It’s late morning and we’ve had a wonderful stroll through the fascinating “caruggi” of historical Genova but, more sightseeing will have to wait, it’s time to think about lunch…and lunch today will be something very authentic, local and delicious because it will include the regional specialty, pesto.
We find our way to Mercato del Carmine, an indoor market whose history dates back to the medieval times. Of course, it wasn’t always a market. Like most structures in historic cities such as Genoa, it has enjoyed several “lifetimes” beginning with olive and fruit tree orchards and then a piazza before becoming an open market. Then, in 2010, it was enclosed, restored and reopened with a market, restaurants, bar, and offering workshops and special events.
♦ Today, our workshop will be a “live cooking experience”, scuola di cucina, with Mario and Cristina of Creattivando. ♦
You may not have known that pesto originated here in Genova and, although everyone seems to have their own recipe and technique, there’s simply nothing like going to the source and learning from local experts. (Plus we get to enjoy sampling our own efforts!)
As soon as we enter the Mercato we are greeted warmly by Mario and Cristina. After introductions we receive our aprons and we’re ready to begin. With obvious passion, pride, and expertise, Mario enthusiastically introduces us to the tradition and art of making of pesto genovese.
Mario shares details about the cooking utensils and ingredients we will be using. First the traditional mortar * made from Carrara marble (Carrara was one Genoese property) and the pestle made from the hard wood of the olive tree…
…And then, of course, the ingredients:
♦ Basil (basilico) – fresh Basilico Genovese DOP from nearby Prà*, all the leaves from a single plant
♦ Pine nuts (pignoli) -from Pisa/Tuscany – 3 spoonfuls
♦ Extra virgin olive oil (olivo olio) – always local – count to 4 swirls
♦ Parmesan cheese – freshly grated from Emilia Romagna
♦ A sliver of garlic (aglio)
♦ Pinch of sea salt (sale)
♦ We’re ready to begin! Despite the fact that there are no measuring cups or spoons (God forbid, certainly no mixer or blender!), only a mortar and pestle and a knife (used only to take a slice of garlic), the instructions and techniques are very specific.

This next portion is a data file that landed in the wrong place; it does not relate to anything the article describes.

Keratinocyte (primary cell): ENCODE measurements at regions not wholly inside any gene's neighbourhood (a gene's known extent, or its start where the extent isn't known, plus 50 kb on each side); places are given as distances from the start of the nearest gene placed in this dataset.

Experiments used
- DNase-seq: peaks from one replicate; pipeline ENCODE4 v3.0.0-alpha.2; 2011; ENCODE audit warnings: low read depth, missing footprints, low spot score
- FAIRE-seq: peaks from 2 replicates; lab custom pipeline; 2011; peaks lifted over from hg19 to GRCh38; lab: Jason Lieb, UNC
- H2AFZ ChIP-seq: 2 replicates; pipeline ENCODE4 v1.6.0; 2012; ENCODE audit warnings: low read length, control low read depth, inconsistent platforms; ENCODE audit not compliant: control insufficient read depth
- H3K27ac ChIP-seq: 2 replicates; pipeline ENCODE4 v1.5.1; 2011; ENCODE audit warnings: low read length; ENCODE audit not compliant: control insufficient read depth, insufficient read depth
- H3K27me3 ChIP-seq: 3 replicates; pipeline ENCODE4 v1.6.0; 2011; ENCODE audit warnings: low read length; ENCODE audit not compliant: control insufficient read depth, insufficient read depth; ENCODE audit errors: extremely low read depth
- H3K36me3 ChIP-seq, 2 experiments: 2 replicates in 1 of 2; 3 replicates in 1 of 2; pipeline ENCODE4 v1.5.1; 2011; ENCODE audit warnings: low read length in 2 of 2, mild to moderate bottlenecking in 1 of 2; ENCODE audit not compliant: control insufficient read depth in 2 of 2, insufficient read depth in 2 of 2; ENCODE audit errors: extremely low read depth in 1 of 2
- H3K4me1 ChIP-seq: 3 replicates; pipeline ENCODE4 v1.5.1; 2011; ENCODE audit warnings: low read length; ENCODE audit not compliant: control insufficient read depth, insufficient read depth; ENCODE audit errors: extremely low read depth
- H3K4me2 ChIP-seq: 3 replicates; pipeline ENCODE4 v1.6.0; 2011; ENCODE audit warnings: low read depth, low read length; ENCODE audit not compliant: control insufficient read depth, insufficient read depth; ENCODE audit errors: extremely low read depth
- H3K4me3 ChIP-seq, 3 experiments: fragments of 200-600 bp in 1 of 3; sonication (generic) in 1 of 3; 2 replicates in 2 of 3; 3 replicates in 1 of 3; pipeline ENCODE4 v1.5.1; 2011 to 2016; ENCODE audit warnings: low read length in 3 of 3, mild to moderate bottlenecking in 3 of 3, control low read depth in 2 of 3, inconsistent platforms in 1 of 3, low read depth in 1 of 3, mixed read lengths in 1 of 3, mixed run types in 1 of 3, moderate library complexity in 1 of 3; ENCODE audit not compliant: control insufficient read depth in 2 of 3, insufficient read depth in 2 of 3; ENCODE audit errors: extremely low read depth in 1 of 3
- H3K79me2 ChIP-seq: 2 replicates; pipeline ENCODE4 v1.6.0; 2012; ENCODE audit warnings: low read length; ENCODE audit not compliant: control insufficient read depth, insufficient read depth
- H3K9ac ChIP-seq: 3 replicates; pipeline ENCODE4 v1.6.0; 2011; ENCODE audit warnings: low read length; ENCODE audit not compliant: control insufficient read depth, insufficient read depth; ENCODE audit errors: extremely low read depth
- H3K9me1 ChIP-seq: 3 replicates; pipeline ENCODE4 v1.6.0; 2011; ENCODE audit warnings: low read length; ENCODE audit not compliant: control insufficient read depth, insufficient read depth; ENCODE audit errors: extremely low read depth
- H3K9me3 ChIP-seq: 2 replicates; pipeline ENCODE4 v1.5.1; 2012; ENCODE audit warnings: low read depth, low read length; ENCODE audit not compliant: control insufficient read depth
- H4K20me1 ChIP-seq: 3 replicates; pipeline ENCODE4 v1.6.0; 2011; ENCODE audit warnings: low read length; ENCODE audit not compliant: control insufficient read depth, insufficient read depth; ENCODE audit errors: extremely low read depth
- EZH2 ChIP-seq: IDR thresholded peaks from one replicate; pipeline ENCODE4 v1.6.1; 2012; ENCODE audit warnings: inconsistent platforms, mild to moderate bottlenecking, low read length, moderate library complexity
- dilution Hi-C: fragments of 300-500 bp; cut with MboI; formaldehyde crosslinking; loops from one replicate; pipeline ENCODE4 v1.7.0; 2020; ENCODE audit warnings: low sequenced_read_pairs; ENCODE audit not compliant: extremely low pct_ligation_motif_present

We watch and follow Mario’s example.
♦ Start by virtually liquefying the thinnest sliver of garlic until it lightly coats the mortar.
♦ Now, for the star! Since were making pesto the main ingredient is, of course, basil. But not just any basil – it has to be Genovese DOP basil, preferably grown in nearby Prà.* The plant and leaves are small tight clusters of bright green leaves.
♦ We gently pick all of the leaves from the plant, then into the mortar they go and the real work begins. The smashing and turning, begins…
♦ With great patience and a lovely sense of humor he demonstrates how and when to add the other ingredients…
A pinch of this, a scant spoonful of these, and swirls of olive oil. We muddle, smash, smoosh and mix while turning the mortar until we get the desired consistency…
♦ We are not as adept as Mario but it’s a lot of fun trying. The soft clack clack clack of pestle against mortar as the basil and other ingredients are magically transformed into an aromatic and mouthwatering blend… and soon enough: Ecco! Pesto!
♦ Pesto is served in a variety of delicious ways and with several different pastas but the most traditional is trofiette which looks a bit like a small twisted rope. (Trofiette is made with farina made from castagne (chestnuts) and water (no eggs) and requires 20 min to cook.)
We will let our pesto rest while the pasta is cooked but we can begin our traditional pranzo (lunch) which is very much in the cucina povera tradition.
♦ Our Pranzo Menu ♦
All served with chilled Vermentino, the local white wine.
Pan bruschetta or pan bagnon = “wet bread”, with tomatoes, olive oil, basil, a little onion
Torta da riso – traditional rice pie (or vegetable pie/torta)
Salami di St. Lucchese & Peccorino Formaggio
Olive Taggiasche – tiny black olives
Trofiette with our pesto served in the mortar (just add a spoonful of the water from cooking the pasta to the pesto to get the best consistency)
Canestrelli cookies (made from butter, flour & sugar) accompanied with an herbal digestivo (erba luisa)
Everything is absolutely divine and we have been such stellar students that we even receive a Creattivando Cooking Experience Certificate! Favoloso!
* A few fun facts:
♦ The name “Basilico Genovese” is protected by the European Union with the Denominazione di Origine Protetta certification.
♦ Genoese basil is produced in the provinces of Genoa, Savona and Imperia. The best genoese basil is said to be grown in Prà, a western delegation of the city of Genoa. (Wikipedia)
♦ Pestle is derived from the verb pestare = to smash
♦ Basil is in the mint family.
♦ For other sauces (pesto, pine nut, anchovies, fava), use the same ingredients as above just replacing the basil
♦ Wash mortars carefully with a sponge using just a little soap and water (wipe dry as marble is absorbent)
Wouldn’t you love to join us and make pesto as well as enjoy so many other amazing experiences in Genoa and the spectacular Italian Riviera?
Join me for “la dolce vita” on the Italian Riviera!